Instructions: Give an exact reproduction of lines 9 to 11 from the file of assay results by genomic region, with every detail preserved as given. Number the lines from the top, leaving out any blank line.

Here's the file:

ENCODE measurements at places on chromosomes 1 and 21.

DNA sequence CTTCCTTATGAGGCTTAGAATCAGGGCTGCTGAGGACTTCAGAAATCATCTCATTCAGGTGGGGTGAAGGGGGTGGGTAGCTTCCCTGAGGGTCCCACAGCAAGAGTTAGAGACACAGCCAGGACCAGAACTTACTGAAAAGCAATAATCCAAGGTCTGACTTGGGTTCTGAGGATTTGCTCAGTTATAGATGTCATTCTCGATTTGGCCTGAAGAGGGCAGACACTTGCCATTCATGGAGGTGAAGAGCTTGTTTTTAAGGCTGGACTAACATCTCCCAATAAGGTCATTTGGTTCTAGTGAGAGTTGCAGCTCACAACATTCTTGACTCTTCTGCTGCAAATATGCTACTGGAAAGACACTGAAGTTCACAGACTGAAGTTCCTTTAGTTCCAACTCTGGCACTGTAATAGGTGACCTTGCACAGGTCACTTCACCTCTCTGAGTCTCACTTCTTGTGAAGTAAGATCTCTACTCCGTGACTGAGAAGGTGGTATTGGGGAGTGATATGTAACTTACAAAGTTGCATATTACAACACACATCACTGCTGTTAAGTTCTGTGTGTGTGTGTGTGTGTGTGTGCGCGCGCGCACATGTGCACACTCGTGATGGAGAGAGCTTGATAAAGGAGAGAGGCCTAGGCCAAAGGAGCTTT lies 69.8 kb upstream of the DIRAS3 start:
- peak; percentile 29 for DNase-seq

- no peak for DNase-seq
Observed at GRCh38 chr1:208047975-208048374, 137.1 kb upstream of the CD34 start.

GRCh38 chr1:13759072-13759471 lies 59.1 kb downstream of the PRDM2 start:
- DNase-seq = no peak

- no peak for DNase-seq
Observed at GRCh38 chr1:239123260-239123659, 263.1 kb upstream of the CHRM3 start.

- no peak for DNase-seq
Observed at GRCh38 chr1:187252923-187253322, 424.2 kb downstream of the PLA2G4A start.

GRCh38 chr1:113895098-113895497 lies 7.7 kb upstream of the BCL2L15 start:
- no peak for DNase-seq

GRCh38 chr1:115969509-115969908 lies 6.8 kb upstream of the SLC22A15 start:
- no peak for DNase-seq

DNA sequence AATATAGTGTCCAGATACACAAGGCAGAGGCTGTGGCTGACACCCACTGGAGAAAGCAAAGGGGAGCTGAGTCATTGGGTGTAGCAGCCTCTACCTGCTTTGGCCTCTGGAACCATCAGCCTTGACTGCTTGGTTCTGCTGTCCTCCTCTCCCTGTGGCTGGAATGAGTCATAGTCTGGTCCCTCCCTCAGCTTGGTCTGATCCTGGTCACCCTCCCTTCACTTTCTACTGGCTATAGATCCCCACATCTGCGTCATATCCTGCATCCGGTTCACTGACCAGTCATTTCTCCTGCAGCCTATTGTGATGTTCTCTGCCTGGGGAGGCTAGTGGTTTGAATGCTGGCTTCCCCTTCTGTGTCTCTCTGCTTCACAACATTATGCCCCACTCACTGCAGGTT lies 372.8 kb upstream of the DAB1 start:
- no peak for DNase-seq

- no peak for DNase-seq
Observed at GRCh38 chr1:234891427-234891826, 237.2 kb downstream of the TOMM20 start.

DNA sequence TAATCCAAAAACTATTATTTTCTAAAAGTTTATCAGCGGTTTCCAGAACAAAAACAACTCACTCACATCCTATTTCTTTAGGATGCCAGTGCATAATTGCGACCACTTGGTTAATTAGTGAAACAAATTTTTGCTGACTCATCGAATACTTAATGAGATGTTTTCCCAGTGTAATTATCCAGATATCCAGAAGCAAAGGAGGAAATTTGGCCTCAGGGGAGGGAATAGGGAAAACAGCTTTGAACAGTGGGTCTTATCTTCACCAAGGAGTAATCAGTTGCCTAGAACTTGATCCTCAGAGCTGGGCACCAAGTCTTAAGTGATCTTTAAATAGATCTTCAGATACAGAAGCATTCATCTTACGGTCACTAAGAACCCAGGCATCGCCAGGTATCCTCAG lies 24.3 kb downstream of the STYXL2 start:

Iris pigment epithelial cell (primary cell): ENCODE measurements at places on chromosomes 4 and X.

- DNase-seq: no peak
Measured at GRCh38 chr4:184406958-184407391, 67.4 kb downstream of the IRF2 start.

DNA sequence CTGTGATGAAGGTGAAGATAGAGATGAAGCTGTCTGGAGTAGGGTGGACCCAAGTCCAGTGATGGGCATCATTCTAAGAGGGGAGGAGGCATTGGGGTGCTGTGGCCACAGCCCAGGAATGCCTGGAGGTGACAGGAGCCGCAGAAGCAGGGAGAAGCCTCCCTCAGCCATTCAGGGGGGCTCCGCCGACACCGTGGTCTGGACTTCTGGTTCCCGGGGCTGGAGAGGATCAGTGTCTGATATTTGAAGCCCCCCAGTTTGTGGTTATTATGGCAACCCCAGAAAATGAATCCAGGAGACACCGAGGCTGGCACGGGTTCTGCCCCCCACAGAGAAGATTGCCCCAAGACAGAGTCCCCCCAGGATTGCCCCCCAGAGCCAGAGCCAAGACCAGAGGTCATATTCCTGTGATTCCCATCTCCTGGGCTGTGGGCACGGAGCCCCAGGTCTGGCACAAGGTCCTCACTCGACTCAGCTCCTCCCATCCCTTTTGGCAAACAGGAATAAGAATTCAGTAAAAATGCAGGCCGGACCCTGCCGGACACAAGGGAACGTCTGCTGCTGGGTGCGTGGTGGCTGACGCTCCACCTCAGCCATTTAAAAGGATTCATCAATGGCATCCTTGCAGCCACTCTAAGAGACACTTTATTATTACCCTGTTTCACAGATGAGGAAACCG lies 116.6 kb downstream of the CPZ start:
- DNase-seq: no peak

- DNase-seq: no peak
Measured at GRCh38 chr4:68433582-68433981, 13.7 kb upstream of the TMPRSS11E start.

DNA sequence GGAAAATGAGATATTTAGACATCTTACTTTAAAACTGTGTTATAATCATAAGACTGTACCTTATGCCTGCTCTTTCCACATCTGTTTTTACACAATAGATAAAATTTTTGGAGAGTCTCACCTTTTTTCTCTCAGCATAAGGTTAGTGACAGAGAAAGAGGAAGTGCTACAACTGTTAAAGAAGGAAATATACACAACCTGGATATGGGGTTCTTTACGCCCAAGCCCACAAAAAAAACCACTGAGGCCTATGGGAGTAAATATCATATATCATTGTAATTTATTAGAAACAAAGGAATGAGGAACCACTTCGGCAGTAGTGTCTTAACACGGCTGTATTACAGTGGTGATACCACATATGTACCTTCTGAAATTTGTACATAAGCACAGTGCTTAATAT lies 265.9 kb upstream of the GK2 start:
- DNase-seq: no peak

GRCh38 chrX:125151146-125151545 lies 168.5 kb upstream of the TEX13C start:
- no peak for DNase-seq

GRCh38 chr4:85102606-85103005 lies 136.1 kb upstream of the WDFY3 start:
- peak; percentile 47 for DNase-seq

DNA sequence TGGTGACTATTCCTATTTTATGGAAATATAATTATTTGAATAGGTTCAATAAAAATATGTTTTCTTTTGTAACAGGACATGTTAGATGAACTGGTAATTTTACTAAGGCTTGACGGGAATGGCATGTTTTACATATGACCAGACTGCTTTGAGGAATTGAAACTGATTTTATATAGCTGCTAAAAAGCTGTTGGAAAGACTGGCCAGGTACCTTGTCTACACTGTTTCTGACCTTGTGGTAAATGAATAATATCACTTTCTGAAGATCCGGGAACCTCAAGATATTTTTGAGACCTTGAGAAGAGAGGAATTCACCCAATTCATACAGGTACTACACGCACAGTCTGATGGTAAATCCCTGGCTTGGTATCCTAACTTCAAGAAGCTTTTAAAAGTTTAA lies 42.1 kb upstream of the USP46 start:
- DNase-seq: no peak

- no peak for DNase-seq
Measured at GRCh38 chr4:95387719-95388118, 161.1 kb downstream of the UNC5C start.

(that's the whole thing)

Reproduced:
Observed at GRCh38 chr1:239123260-239123659, 263.1 kb upstream of the CHRM3 start.

- no peak for DNase-seq
Observed at GRCh38 chr1:187252923-187253322, 424.2 kb downstream of the PLA2G4A start.